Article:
: The search retrieved English language articles concerning selective management of penetrating abdominal trauma and related topics from the years 1960 to 2007. These articles were then used to construct this set of practice management guidelines.
: Although the rate of nontherapeutic laparotomies after penetrating wounds to the abdomen should be minimized, this should never be at the expense of a delay in the diagnosis and treatment of injury. With this in mind, a routine laparotomy is not indicated in hemodynamically stable patients with abdominal stab wounds without signs of peritonitis or diffuse abdominal tenderness. Likewise, it is also not routinely indicated in stable patients with abdominal gunshot wounds if the wounds are tangential and there are no peritoneal signs. Abdominopelvic computed tomography should be considered in patients selected for initial nonoperative management to facilitate initial management decisions. The majority of patients with penetrating abdominal trauma managed nonoperatively may be discharged after 24 hours of observation in the presence of a reliable abdominal examination and minimal to no abdominal tenderness. Diagnostic laparoscopy may be considered as a tool to evaluate diaphragmatic lacerations and peritoneal penetration in an effort to avoid unnecessary laparotomy.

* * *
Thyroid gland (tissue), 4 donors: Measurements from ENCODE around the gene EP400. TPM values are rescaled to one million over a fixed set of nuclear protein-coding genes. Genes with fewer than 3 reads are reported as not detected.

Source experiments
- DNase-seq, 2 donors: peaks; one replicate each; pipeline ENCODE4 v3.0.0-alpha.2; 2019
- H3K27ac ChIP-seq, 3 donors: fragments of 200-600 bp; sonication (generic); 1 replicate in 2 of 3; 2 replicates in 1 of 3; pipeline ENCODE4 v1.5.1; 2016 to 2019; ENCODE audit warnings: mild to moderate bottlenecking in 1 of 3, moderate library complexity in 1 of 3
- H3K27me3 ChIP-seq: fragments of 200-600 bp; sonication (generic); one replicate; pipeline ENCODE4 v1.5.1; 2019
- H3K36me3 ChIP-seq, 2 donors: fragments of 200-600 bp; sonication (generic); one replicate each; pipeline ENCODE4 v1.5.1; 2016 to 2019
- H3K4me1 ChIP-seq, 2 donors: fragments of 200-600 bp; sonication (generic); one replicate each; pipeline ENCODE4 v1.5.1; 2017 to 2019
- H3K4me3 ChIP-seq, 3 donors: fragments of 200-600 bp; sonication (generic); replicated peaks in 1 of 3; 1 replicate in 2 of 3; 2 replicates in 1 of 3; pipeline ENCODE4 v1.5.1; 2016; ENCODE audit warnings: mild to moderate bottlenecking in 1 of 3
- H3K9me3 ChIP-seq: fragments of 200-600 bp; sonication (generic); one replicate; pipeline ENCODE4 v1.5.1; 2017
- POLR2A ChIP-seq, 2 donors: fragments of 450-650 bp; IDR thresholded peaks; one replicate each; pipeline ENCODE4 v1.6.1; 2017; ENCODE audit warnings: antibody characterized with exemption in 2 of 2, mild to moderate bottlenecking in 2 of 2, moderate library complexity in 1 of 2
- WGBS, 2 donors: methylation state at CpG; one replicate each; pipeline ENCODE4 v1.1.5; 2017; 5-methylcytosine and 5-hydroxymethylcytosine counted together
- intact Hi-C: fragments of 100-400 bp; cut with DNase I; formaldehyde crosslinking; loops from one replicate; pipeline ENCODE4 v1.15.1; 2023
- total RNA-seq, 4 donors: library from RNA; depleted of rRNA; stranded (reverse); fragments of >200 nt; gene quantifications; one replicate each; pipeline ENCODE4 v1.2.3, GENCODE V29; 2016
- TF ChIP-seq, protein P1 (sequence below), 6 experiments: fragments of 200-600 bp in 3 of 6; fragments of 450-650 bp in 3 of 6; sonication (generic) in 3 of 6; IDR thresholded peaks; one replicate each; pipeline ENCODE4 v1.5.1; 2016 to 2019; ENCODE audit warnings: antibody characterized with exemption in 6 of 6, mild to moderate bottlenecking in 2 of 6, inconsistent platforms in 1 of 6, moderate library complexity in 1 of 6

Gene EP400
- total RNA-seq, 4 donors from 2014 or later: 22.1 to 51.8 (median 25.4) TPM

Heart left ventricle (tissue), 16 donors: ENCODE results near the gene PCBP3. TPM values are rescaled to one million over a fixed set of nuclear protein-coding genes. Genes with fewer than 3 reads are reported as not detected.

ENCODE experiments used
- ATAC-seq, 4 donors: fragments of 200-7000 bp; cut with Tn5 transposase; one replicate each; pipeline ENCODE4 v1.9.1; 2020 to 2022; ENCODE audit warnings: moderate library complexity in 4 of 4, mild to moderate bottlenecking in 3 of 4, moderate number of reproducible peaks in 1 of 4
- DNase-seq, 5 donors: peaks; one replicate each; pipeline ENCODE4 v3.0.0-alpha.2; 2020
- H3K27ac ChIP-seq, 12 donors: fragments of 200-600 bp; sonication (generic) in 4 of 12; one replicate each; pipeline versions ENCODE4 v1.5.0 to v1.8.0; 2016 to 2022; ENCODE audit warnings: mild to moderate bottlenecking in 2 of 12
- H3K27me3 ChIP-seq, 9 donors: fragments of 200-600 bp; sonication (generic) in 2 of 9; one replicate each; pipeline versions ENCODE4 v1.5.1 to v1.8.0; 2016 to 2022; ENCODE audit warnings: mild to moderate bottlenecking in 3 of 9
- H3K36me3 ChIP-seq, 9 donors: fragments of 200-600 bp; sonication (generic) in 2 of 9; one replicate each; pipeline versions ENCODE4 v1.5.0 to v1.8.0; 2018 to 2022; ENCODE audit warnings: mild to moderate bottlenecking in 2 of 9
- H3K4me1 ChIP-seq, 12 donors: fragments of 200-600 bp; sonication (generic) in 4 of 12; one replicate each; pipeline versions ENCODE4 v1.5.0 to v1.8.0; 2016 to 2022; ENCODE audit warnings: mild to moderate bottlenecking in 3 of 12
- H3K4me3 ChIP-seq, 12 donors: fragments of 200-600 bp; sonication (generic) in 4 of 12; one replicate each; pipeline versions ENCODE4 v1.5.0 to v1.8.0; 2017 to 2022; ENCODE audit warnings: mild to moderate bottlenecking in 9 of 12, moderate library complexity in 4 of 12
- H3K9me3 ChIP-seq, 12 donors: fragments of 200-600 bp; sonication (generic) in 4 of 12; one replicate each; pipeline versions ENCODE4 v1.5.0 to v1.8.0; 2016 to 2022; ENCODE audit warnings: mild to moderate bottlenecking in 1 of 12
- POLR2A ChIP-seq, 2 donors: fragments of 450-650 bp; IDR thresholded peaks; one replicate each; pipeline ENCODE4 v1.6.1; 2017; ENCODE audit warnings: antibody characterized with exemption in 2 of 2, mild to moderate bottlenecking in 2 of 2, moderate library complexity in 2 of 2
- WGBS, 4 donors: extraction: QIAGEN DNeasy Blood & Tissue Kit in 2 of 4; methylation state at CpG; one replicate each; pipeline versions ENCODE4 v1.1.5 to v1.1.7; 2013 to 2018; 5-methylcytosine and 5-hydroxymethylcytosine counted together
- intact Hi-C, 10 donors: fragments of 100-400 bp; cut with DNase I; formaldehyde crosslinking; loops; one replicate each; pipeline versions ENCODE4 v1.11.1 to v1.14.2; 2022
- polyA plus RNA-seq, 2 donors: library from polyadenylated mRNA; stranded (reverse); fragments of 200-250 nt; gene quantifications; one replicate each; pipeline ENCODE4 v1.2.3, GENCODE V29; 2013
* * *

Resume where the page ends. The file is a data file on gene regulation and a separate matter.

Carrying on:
The primary aim of this study was to delineate the role of computed tomography (CT) in patients undergoing NOM for AGSW.
Nonoperative management (NOM) of abdominal gunshot wounds (AGSWs) remains controversial.
This prospective study included all patients with abdominal gunshot injuries admitted to our trauma center from April 1, 2004 to September 30, 2009. Exclusion criteria included patients with peritonitis, hemodynamic instability, unreliable physical examination, head and spinal cord injury with an AGSW underwent immediate laparotomy. The remaining patients were selected for NOM. Nonperitonitic stable patients with right-sided thoracoabdominal/right upper quadrant gunshots and/or hematuria underwent mandatory CT with intravenous contrast. CT to detect missile trajectory was optional. The primary outcome measure was failure of NOM. Secondary outcomes were unnecessary laparotomy rates and mortality.